Penelope Fitzgerald

Penelope Fitzgerald
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Penelope Fitzgerald (17 December 1916 – 28 April 2000) was a Booker Prize-winning English novelist, poet, essayist and biographer. In 2008, The Times included her in a list of "The 50 greatest British writers since 1945". In 2012, The Observer named her final novel, The Blue Flower, as one of "The 10 best historical novels".

She was the daughter of Punch editor Edmund Knox and Christina Hicks, one of the first woman students at Oxford. She was the niece of theologian and crime writer Ronald Knox, cryptographer Dilly Knox and Bible scholar Wilfred Knox. Fitzgerald later wrote,

When I was young I took my father and my three uncles for granted, and it ... more »

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  • It's very good for an idea to be commonplace. The important thing is that a new idea should develop out of what is already there so that it soon becomes an old acquaintance. Old acquaintances aren't b...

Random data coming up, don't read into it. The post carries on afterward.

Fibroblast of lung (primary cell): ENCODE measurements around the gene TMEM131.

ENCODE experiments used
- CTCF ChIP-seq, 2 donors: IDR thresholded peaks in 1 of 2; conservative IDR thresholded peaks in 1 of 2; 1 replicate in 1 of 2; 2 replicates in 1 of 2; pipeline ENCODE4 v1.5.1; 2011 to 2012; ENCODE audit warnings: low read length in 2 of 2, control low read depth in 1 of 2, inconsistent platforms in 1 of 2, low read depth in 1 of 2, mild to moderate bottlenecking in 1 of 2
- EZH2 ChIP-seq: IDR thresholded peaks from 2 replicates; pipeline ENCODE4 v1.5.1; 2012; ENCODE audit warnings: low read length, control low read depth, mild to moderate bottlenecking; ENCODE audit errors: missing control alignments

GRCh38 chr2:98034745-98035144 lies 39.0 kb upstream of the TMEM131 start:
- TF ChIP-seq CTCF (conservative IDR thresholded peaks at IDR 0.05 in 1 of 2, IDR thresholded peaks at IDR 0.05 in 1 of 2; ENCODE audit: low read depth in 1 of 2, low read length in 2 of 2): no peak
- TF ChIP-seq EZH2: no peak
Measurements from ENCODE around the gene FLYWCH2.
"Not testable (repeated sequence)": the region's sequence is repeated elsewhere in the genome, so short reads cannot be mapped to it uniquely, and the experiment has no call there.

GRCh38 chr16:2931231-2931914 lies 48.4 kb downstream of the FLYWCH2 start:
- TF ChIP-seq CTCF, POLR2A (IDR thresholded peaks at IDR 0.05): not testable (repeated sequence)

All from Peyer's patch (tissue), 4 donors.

Penelope Fitzgerald (b. 1916), British author. Fred Fairly, in The Gate of Angels, ch. 20 (1990). Lecturing to his students at Cambridge.
  • ''If they don't depend on true evidence, scientists are no better than gossips.''
    Penelope Fitzgerald (b. 1916), British author. Herbert Flowerdew to Fred Fairly, in The Gate of Angels, ch. 3 (1990).
  • ''However, no two people see the external world in exactly the same way. To every separate person a thing is what he thinks it is—in other words, not a thing, but a think.''
    Penelope Fitzgerald (b. 1916), British author. Shippey, in The Gate of Angels, ch. 6 (1990).
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